I recently came back from an amazing trip to New York (if you follow me on Instagram, you definitely saw), it was nonstop and filled with adventure from beginning to end. Every time I visit, there’s something new to explore and the energy I feel is unmatched. From the first time I visited New York until now, it’s always been my unofficial home. But, enough about New York, you all know how much I love it; I actually wanted to talk about something a little deeper:
I had gotten my mind set that on this trip I wanted to have some pretty pictures taken of me. New York in the fall is stunning, I had picked out and brought with me cute outfits, and I was feeling excited about getting some actual fashion-esque photos. For a girl with a blog and handle titled Frum and Fashionable, I had very few photos of myself that were “Insta-worthy”… yeah, even typing that I’m slightly cringing. All that being beside the point, I was ready for some great photos in my favorite city.
Day one, up near Columbia university and surrounded by some of the most beautiful streets and architecture in the city, I decided to hand my mom my phone and have her snap a few photos. Every photo that was taken made a little piece of me die. None of them looked anything like what I’d wanted and I didn’t feel as though I looked as beautiful as some of the other Insta-bloggers I’d seen. They all looked so effortless and poised, and felt as though I looked like a potato.
Hair up, hair down, body angled this way, purse set that way, sweater falling just so, yet nothing. Not one photo looked as how I’d hoped.
I haven’t had great self image since middle school, I always hoped that would change, but even at 23 it still hasn’t. I’ve adapted to life while having body dysmorphia, but that doesn’t really help when you’re trying to run a fashion inspired blog. I believe in being open and transparent, hence why I’m putting this all out there. Also, because I know I’m not the only one who feels this way.
In the world of social media, it is so easy to get wrapped up in the tunnel vision of what we’re supposed to look like and how the “Insta-famous” look so phenomenal. Someone wise once said that being Insta-famous is like being rich in monopoly money, and it’s really true, but it still doesn’t stop us from comparing our lives or our bodies to those that we see popping up on our feed.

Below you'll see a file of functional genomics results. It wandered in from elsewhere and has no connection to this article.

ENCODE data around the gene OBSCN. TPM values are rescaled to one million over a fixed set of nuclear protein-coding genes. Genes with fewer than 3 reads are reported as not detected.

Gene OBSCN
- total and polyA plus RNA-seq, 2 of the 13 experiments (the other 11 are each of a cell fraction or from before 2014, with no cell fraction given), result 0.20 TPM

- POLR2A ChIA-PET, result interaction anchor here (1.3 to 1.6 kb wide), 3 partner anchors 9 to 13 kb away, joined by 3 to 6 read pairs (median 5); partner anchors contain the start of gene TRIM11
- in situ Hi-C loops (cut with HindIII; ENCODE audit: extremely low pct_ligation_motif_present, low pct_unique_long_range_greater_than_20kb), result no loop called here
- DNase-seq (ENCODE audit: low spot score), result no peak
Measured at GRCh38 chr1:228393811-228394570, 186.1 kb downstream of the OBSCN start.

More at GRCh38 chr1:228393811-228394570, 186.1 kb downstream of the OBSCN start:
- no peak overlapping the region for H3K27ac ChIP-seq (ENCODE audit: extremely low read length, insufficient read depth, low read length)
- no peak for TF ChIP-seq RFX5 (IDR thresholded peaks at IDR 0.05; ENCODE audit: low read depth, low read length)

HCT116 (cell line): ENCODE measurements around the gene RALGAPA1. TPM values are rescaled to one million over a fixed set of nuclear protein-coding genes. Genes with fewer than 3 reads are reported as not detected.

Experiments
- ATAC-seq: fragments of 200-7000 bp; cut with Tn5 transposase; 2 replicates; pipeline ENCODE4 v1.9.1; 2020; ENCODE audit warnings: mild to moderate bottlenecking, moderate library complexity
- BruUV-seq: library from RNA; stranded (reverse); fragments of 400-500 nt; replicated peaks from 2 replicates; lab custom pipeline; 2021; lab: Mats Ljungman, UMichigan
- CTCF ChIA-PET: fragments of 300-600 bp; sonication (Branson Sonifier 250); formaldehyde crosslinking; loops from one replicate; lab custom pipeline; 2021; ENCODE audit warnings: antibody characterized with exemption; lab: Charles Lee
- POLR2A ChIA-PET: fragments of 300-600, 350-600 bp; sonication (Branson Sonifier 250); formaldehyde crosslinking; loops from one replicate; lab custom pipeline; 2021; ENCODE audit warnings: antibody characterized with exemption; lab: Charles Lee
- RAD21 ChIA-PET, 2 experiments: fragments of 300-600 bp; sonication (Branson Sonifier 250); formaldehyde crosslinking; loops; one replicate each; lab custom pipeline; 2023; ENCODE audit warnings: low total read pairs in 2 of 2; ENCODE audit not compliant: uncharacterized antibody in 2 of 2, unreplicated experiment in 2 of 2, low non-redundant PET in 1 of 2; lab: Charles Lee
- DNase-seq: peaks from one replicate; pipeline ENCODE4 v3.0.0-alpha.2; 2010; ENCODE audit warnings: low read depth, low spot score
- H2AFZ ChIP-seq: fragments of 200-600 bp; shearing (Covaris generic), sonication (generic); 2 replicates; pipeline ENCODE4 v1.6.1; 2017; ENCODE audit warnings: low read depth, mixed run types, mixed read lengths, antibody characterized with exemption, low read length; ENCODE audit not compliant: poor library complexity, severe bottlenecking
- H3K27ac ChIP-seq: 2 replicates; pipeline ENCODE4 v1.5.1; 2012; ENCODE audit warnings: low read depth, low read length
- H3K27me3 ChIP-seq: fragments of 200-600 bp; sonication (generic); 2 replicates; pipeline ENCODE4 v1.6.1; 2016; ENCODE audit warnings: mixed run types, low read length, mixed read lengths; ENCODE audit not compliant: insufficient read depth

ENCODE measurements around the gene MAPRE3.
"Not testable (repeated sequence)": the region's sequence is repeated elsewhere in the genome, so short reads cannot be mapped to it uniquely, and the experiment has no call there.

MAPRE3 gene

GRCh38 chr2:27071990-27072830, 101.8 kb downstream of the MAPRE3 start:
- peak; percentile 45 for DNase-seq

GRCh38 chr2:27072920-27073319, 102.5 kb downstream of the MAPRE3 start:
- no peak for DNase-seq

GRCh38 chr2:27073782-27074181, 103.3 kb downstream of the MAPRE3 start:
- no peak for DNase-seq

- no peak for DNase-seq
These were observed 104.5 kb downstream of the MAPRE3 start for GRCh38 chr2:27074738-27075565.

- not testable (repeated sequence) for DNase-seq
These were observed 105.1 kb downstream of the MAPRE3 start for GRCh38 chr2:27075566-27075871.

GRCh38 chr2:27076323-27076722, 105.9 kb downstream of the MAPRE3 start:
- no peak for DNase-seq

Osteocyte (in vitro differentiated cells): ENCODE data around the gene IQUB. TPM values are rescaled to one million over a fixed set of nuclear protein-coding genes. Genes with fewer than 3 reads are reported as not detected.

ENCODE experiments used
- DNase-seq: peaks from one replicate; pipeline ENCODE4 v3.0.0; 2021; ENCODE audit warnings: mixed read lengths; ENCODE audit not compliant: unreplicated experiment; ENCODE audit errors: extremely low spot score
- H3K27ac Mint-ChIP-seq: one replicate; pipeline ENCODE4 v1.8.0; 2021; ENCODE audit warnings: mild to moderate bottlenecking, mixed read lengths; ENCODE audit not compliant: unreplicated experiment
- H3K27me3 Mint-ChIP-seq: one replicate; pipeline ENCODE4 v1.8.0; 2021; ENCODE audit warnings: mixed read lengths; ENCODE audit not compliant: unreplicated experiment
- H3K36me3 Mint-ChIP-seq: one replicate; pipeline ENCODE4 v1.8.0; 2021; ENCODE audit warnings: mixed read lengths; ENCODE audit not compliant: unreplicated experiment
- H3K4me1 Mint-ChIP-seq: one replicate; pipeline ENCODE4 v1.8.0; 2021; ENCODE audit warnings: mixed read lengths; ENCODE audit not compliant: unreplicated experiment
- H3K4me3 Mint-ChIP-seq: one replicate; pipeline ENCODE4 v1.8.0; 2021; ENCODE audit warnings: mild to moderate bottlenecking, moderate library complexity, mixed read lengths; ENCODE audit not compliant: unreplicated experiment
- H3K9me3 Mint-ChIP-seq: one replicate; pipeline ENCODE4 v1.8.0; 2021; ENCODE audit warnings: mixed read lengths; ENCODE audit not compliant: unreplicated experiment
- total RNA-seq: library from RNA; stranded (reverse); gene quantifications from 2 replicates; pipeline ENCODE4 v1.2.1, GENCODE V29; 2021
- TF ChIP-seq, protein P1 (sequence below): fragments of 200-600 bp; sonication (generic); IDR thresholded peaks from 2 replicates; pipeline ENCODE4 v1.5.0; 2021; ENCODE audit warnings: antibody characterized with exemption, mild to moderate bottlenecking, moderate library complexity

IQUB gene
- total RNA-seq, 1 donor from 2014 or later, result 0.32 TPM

How do we change this? How do I change my perception of myself? I feel like this is a million dollar question, and I would be cashing in on it if I had an answer.
While we live in this deeply interconnected world, and take pride in showing off the different parts of our life, we also are guilty of– even in our worst moments, trying to make them look better; be it a dog filter, black and white filter, maybe a little photo editing here or there. There is nothing wrong with doing something that makes you feel better about yourself, and everybody is allowed to do what they need to to get through the day, but it does affect how we look at ourselves.
I’m guilty of it. If my hair is in a bun, I take it down for photos because I prefer how I look with my hair down. If I’m not wearing makeup, I will find whatever filter makes me look best when I’m sending a snap even if nobody aside from my best friend will see that picture. After seeing how flawless my skin can look with a certain filter, or it makes my face look a little thinner, it’s disappointing to look in the mirror and see the reality.
The art of loving yourself is just that, an art. It takes time, patience, and it’s fluid. Some days when the stars align, I can look at myself and feel as though I can conquer the world. I can have my Mimu Maxi dress on, strut down Kingston Ave, and have people smile at me and say “Hi” (totally not an actual situation that occurred when I was visiting Brooklyn), because my confidence radiates. Then, there are days I would so much rather stay in my oversized sweater dress and leggings and never leave my comfy chair. If humans could be like turtles and hide in a shell, I would love that. Days like those really put a dent in ones’ spirit, but they happen.
So, to thy own Selfie be true… What does that mean? Does that mean foregoing the Photoshop, or does that mean taking three photos instead of 33?
It means, you need to do what’s right for you and I need to do what’s right for me. Authenticity comes through whenever you’re happiest and most confident, and that’s for no one to determine but you.
This is my confession of having a less than stellar body image and self love, but it’s also my promise to myself to try harder and to be true to who I am. I’m never going to be a size 0, I’m also never going to have long flowing hair that cooperates, and I’m never going to be over 5 feet tall and this is life. This is the hand I’ve been dealt from the ultimate Creator, and I am made in His image. How could any of us be less than beautiful if that’s the case?
From here on out, to thy own selfie I will be true.